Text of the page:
For your average enterprise, who do you think is the mostimportant audience? The people who need to hear, understand, and believe in your story the most?
If you said customers, you’re probably right.
Or are you?
Some might argue your sales organization should be theprimary targets of your storytelling efforts. One of those people is Justin McCarthy.
Justin and I have crossed paths a few times during ourcareers. I on the marketing & communications side, and he on the sales side. At a couple different companies.
Awhile back, Justin and I got to talking about storytellingand its importance to sales.
Turns out, it’s pretty important.
Forming Customer Connections
Too often, Justin contends (and I agree), companies don’tplace enough importance on making their sales organization understand the company stories. Instead, sales departments are out there, pounding the pavement, conducting transactions based on customer needs and the features, benefits and price of the product they’re selling.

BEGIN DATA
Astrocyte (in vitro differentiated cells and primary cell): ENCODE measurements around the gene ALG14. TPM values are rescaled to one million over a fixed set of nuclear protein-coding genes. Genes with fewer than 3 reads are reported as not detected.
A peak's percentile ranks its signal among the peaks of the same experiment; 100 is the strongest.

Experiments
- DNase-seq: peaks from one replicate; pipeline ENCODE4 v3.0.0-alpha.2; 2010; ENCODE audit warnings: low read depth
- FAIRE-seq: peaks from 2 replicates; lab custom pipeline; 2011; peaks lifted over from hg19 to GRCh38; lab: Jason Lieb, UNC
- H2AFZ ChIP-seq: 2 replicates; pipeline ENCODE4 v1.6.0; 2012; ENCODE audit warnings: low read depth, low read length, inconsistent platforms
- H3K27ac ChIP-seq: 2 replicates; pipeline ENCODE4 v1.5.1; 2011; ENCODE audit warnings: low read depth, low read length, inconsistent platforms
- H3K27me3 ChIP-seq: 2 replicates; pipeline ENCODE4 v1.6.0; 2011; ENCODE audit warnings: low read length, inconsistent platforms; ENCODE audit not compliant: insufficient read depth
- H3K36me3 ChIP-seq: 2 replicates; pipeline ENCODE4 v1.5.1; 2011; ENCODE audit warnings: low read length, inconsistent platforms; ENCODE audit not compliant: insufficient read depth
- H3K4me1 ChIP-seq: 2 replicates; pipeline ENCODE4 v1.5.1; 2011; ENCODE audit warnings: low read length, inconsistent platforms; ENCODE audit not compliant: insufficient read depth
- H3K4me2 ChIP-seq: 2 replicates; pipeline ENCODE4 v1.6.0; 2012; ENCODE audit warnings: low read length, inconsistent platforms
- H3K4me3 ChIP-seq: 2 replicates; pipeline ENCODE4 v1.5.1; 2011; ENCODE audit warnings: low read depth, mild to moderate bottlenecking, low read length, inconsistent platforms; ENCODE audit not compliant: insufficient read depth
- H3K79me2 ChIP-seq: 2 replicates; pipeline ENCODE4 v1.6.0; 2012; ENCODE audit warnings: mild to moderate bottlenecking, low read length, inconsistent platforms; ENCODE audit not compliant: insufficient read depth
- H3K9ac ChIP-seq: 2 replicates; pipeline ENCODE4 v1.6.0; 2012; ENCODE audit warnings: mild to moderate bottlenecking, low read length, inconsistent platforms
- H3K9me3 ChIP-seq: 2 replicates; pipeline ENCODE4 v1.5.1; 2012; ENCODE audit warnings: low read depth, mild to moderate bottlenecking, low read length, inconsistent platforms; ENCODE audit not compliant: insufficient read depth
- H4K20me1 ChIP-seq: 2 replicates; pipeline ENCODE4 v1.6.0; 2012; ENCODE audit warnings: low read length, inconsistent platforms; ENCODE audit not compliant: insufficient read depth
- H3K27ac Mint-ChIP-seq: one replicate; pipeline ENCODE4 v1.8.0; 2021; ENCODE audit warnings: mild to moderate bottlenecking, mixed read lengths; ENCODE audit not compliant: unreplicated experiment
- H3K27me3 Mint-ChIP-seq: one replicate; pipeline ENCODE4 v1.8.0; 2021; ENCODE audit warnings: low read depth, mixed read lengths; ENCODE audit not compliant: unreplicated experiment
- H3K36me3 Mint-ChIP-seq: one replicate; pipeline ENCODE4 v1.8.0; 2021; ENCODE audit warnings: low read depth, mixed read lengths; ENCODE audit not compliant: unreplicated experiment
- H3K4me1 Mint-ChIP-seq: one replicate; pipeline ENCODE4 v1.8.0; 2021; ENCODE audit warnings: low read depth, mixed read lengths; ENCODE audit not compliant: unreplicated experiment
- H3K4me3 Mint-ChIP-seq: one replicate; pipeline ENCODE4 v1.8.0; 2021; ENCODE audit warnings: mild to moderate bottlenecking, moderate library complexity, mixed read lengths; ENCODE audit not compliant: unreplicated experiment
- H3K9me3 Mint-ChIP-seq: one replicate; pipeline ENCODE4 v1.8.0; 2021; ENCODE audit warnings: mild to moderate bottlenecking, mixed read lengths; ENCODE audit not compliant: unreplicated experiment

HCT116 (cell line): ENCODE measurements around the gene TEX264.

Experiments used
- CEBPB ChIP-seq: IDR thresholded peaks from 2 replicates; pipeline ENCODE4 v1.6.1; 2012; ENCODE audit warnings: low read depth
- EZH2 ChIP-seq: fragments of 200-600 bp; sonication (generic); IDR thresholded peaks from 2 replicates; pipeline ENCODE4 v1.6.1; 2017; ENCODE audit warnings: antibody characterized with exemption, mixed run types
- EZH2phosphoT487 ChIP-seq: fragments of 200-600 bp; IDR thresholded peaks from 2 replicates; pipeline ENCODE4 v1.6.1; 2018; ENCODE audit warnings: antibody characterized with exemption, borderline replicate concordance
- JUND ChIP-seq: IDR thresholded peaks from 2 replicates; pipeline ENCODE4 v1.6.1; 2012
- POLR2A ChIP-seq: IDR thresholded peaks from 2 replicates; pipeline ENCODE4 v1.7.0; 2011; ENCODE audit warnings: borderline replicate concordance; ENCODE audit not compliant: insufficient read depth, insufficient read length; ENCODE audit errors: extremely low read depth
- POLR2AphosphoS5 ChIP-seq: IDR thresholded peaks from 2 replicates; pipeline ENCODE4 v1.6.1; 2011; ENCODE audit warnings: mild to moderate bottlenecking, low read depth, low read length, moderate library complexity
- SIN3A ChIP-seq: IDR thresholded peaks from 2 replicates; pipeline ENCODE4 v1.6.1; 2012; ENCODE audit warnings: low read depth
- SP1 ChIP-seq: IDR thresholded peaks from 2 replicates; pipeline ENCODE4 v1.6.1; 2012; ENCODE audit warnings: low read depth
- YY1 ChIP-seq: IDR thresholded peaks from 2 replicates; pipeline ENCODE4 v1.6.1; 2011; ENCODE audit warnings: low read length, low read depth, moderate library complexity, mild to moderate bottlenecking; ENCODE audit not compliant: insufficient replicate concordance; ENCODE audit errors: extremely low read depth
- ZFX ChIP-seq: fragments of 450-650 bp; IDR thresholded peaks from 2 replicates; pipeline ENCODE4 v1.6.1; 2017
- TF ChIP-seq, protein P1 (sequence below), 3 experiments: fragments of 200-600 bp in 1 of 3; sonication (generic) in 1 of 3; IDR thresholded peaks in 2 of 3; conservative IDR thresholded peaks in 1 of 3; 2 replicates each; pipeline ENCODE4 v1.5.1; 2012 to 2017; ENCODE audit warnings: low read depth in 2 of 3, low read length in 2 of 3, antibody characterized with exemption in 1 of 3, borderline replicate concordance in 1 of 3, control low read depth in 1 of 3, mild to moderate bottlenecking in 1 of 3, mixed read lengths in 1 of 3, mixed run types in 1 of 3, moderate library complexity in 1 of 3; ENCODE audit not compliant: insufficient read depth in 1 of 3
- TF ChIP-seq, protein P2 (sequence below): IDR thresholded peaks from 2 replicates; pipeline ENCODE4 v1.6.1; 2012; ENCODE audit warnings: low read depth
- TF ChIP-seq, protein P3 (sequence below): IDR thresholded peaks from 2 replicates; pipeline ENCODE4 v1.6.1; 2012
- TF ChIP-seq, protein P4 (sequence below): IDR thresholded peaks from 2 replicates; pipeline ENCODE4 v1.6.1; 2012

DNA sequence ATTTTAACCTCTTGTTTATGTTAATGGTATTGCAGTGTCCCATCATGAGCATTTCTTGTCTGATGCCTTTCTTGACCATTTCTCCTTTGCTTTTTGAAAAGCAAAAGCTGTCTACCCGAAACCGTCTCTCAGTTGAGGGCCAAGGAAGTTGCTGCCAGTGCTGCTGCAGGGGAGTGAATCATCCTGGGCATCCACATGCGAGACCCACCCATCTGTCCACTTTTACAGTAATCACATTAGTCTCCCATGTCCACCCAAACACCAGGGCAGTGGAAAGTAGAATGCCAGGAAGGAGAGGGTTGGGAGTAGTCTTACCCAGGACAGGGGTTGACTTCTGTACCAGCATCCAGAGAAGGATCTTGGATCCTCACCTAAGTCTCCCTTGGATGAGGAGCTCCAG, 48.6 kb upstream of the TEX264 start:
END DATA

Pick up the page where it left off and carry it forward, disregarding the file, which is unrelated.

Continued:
Meanwhile, marketing is creating ads, campaigns, and doingother things to create interest and demand. Maybe they’re using storytelling, maybe not. Regardless, there is little to no communication between the two departments.
“A company’s story…is really critical to the sellingprocess,” Justin told me. “It’s not always because you have a great product at a great price, it’s because you have a great story.”
Justin added that he might often lead with hisorganization’s story as his reason for joining. It’s a way of connecting with customers and adding some weight and connection to the sales process. So that your organization stands out and that salespeople can turn prospects into believers. Not just customers.
For that reason, he said it’s imperative that organizationsmake sure that their sales organization – and really all of their employees – understand the company story. Who you are. What you do. Where you came from.
Why you exist.